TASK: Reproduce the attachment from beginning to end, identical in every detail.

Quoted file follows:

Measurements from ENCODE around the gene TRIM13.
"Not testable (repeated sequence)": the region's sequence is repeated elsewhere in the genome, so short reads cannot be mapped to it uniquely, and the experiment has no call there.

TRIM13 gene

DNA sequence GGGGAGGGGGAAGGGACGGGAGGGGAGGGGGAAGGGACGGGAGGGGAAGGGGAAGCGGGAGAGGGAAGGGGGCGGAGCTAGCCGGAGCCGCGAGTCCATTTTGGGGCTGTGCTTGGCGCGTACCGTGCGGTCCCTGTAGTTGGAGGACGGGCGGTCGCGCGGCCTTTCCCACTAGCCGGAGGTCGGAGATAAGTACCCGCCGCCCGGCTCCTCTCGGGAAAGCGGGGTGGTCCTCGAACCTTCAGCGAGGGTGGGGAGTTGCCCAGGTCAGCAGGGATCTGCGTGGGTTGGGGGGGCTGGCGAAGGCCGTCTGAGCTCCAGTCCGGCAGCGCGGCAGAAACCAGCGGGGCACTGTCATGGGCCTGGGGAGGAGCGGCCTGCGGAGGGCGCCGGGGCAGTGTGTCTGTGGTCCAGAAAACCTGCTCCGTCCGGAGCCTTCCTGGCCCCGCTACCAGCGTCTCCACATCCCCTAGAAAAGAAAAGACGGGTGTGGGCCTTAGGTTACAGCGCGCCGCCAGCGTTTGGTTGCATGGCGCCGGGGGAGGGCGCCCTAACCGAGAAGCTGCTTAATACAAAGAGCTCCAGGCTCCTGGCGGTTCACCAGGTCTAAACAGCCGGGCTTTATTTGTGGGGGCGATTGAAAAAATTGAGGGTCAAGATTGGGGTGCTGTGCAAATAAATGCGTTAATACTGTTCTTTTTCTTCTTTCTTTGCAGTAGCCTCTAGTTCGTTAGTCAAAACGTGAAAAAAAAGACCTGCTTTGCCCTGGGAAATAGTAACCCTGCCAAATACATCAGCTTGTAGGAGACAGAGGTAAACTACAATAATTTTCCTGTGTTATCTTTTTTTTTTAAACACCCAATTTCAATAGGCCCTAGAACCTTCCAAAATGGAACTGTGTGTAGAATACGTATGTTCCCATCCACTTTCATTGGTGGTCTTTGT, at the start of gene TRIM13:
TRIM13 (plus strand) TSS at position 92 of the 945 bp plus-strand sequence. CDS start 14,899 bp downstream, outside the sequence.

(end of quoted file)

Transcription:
Measurements from ENCODE around the gene TRIM13.
"Not testable (repeated sequence)": the region's sequence is repeated elsewhere in the genome, so short reads cannot be mapped to it uniquely, and the experiment has no call there.

TRIM13 gene

DNA sequence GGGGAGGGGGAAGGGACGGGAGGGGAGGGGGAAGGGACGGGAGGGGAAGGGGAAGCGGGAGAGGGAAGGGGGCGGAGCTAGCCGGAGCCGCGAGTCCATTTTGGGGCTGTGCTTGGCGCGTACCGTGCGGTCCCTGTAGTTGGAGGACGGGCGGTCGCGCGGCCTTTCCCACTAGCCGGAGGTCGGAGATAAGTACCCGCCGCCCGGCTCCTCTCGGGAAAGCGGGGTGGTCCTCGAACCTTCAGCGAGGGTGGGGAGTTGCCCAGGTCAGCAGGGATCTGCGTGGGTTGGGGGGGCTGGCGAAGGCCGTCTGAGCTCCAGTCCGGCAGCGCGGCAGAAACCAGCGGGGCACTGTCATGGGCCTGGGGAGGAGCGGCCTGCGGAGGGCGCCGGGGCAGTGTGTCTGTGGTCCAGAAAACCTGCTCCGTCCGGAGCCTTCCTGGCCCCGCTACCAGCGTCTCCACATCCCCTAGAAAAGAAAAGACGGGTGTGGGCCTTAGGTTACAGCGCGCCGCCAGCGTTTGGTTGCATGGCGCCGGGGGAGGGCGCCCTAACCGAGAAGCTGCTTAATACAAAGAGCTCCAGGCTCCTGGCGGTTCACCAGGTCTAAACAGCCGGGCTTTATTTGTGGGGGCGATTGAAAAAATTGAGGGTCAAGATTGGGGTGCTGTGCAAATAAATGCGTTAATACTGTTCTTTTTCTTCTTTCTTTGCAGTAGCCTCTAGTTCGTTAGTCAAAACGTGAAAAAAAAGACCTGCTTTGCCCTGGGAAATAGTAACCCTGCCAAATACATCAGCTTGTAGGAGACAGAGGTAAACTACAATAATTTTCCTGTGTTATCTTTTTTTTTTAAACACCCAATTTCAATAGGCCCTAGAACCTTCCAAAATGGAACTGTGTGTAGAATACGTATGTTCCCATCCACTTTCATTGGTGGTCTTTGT, at the start of gene TRIM13:
TRIM13 (plus strand) TSS at position 92 of the 945 bp plus-strand sequence. CDS start 14,899 bp downstream, outside the sequence.